Advocate for Access

Alice Hardee Bailey ’94 is passionate about her education—so she’s on a mission to make sure every student in the country has access to one.

Alice Hardee Bailey ’94 (Photo by Scott Cook) Alice Hardee Bailey ’94 (Photo by Scott Cook)

Alice Hardee Bailey ’94 is a strong believer in the power of education. So when, as a researcher working at IBM in the late ’90s, she came across a deeply embedded social issue that prevented much of the population from attending college, it was only natural that she wanted to find a solution.

“I was working with Georgia Tech to see how we could keep more women there or to keep them from changing majors from computer science, for example, to management,” she explains. “And what really became apparent to me was that we had a problem with—not just women going into math and science—but with low-income students not feeling like they belong on campus. It’s been the focus of my research ever since.”

Today, Bailey is director of the Southern Regional Education Board’s Go Alliance, a program that works to increase high school graduation rates, access to education beyond high school, and postsecondary degree completion—particularly for those who would be the first in their families to enroll.

A researcher who graduated from Rollins with a degree in psychology, Bailey went on to earn a master’s and PhD in Industrial Organizational Psychology from Georgia Tech. She’s a self-described critical thinker.

“What I love about what I do now,” she says, “is it that it is applied to a specific problem—not just research for research’s sake.”

Go Alliance is a national program funded by membership fees from participating states. It works with state governments to form “collective impact teams” made up of stakeholders who have vested interests in increasing college access in their states—everyone from government officials to educators to business leaders. Bailey and her team conduct research and gather data about the educational practices and policies already in place to show what’s working and what’s not and help determine the road ahead.

The key, she says, is identifying the values and perspectives of the communities she works with. For example, in her years researching this field, Bailey has seen that many low-income groups dislike the idea of being labeled as “needing” federal aid such as Pell Grants to attend school.

“When you talk to low-income students, you find out there’s a huge stigma with the term ‘aid,’” she says. “Or in some communities, there is a fear of taking out a loan and owing anyone money or filling out government forms. In rural areas, parents don’t want their children to leave home to go to school. So instead of going in and saying, ‘You’re wrong,’ it’s about understanding what they value and figuring out how you can turn that into a message for a public information campaign.”

Alice Hardee Bailey ’94 (Photo by Scott Cook) Alice Hardee Bailey ’94 (Photo by Scott Cook)

Her strategy has proved successful. Since its inception, the Go Alliance has been a partner in national efforts to help enact tangible changes to education policy: extending the deadline for Free Application for Federal Student Aid (FAFSA); simplifying the FAFSA form; and even creating a White House ceremony to honor the national school counselor of the year.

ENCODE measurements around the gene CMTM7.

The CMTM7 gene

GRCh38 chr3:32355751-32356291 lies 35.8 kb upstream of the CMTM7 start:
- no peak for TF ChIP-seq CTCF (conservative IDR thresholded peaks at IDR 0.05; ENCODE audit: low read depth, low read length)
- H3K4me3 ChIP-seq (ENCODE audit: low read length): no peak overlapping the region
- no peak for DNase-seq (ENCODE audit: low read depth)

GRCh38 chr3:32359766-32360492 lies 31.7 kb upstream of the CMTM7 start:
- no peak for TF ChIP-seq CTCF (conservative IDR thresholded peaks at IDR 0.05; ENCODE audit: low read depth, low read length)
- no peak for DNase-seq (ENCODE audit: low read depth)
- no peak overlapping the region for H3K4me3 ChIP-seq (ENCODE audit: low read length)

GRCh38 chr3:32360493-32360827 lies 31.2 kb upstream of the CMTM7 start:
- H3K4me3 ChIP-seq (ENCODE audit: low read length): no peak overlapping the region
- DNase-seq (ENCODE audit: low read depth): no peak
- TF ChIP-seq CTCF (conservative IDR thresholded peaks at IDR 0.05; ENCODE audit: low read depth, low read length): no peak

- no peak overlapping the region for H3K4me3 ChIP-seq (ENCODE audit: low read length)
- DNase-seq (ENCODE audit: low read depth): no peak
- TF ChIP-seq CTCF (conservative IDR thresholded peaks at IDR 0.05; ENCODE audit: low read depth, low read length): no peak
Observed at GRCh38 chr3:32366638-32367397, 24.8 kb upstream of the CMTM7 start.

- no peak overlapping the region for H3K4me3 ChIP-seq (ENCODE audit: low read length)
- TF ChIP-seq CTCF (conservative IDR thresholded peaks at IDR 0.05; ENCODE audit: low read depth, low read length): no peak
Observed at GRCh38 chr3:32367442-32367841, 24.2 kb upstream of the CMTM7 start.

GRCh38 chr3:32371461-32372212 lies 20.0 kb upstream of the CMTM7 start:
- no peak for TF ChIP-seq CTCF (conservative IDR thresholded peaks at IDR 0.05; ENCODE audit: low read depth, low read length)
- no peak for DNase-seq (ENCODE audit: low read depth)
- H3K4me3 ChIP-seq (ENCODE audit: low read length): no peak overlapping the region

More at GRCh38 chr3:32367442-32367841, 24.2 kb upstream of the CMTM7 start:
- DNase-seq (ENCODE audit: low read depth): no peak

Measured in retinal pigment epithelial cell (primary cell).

Under Bailey’s direction, the Go Alliance achieves its mission through efforts that touch on all aspects of the issue. Among other things, it has helped states start and then replicate successful programs in West Virginia (to use text messages to help answer students’ questions about applying to and paying for college) and North Carolina (to provide one-on-one assistance to students completing applications to postsecondary education—now a national program).

Bailey has also become involved in the issue at a federal level. In 2013, she was invited to partner with President Obama’s College Opportunity project—planning, attending, and facilitating several meetings of national leaders and Department of Education staff at the White House on the topics of college access and financial aid. More recently, she played an instrumental role helping to launch and support Michelle Obama’s Reach Higher initiative, a campaign to encourage students to complete their educations beyond high school. It’s a cause that Bailey can’t help but get excited talking about.

“Looking back I’m so proud to think that—even if it’s five kids—knowing that you helped someone complete their education is the best feeling.”

Maybe that’s because for Bailey, education goes beyond professional interest; it’s a personal crusade.

“Our society as a whole depends on having an educated public,” she says. “It’s the absolute key to the success of our country.”

And indeed she can easily enumerate many proven benefits of a post-secondary education: People with a college education are more likely to have meaningful work, less likely to become unemployed, more likely to be civically engaged, less likely to be obese and have health problems—the list goes on.

But when it comes to taking on this daunting challenge, Bailey’s inspiration is less statistical and more emotional.

“We do a lot of focus group work with students, and I’m continually inspired by how much they say they want to go to college,” she says. “It’s not just because they know they’ll have a better life; it’s because education is a transformative experience.”